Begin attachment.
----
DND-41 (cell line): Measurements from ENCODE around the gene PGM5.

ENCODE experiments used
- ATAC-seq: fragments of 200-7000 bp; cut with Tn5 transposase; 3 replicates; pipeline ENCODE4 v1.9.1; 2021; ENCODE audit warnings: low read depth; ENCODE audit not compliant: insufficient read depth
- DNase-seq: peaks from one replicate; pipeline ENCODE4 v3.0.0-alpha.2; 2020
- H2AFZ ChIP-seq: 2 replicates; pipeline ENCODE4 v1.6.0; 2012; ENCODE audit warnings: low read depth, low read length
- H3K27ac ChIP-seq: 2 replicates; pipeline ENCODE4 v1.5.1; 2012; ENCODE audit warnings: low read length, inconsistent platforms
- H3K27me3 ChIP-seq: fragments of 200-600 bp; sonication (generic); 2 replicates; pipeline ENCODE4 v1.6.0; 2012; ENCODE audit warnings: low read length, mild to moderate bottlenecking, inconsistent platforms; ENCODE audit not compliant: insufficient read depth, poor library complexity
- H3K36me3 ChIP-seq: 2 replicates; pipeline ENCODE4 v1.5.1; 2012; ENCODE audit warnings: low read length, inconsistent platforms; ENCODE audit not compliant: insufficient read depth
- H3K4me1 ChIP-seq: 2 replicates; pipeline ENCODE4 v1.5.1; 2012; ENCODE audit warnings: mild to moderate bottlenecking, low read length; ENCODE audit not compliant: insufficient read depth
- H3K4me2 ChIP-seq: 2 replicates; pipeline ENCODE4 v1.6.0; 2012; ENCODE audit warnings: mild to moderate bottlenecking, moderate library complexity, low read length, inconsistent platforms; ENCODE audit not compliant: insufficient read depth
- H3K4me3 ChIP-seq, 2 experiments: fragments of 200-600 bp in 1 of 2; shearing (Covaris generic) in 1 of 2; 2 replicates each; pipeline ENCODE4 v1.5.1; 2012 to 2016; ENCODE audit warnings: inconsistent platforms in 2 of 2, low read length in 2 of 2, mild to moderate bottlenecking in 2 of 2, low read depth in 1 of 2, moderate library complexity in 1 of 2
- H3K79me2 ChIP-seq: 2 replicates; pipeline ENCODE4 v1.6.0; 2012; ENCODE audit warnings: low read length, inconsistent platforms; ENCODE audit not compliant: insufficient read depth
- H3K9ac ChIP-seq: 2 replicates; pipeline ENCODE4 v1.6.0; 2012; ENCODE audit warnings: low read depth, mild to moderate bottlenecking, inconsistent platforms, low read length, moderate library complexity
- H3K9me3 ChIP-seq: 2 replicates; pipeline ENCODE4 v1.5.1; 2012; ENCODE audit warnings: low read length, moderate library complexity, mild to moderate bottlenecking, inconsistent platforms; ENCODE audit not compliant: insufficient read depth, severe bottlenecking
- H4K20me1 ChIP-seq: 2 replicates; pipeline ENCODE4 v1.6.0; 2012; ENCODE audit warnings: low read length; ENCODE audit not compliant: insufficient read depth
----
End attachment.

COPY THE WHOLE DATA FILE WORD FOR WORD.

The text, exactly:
DND-41 (cell line): Measurements from ENCODE around the gene PGM5.

ENCODE experiments used
- ATAC-seq: fragments of 200-7000 bp; cut with Tn5 transposase; 3 replicates; pipeline ENCODE4 v1.9.1; 2021; ENCODE audit warnings: low read depth; ENCODE audit not compliant: insufficient read depth
- DNase-seq: peaks from one replicate; pipeline ENCODE4 v3.0.0-alpha.2; 2020
- H2AFZ ChIP-seq: 2 replicates; pipeline ENCODE4 v1.6.0; 2012; ENCODE audit warnings: low read depth, low read length
- H3K27ac ChIP-seq: 2 replicates; pipeline ENCODE4 v1.5.1; 2012; ENCODE audit warnings: low read length, inconsistent platforms
- H3K27me3 ChIP-seq: fragments of 200-600 bp; sonication (generic); 2 replicates; pipeline ENCODE4 v1.6.0; 2012; ENCODE audit warnings: low read length, mild to moderate bottlenecking, inconsistent platforms; ENCODE audit not compliant: insufficient read depth, poor library complexity
- H3K36me3 ChIP-seq: 2 replicates; pipeline ENCODE4 v1.5.1; 2012; ENCODE audit warnings: low read length, inconsistent platforms; ENCODE audit not compliant: insufficient read depth
- H3K4me1 ChIP-seq: 2 replicates; pipeline ENCODE4 v1.5.1; 2012; ENCODE audit warnings: mild to moderate bottlenecking, low read length; ENCODE audit not compliant: insufficient read depth
- H3K4me2 ChIP-seq: 2 replicates; pipeline ENCODE4 v1.6.0; 2012; ENCODE audit warnings: mild to moderate bottlenecking, moderate library complexity, low read length, inconsistent platforms; ENCODE audit not compliant: insufficient read depth
- H3K4me3 ChIP-seq, 2 experiments: fragments of 200-600 bp in 1 of 2; shearing (Covaris generic) in 1 of 2; 2 replicates each; pipeline ENCODE4 v1.5.1; 2012 to 2016; ENCODE audit warnings: inconsistent platforms in 2 of 2, low read length in 2 of 2, mild to moderate bottlenecking in 2 of 2, low read depth in 1 of 2, moderate library complexity in 1 of 2
- H3K79me2 ChIP-seq: 2 replicates; pipeline ENCODE4 v1.6.0; 2012; ENCODE audit warnings: low read length, inconsistent platforms; ENCODE audit not compliant: insufficient read depth
- H3K9ac ChIP-seq: 2 replicates; pipeline ENCODE4 v1.6.0; 2012; ENCODE audit warnings: low read depth, mild to moderate bottlenecking, inconsistent platforms, low read length, moderate library complexity
- H3K9me3 ChIP-seq: 2 replicates; pipeline ENCODE4 v1.5.1; 2012; ENCODE audit warnings: low read length, moderate library complexity, mild to moderate bottlenecking, inconsistent platforms; ENCODE audit not compliant: insufficient read depth, severe bottlenecking
- H4K20me1 ChIP-seq: 2 replicates; pipeline ENCODE4 v1.6.0; 2012; ENCODE audit warnings: low read length; ENCODE audit not compliant: insufficient read depth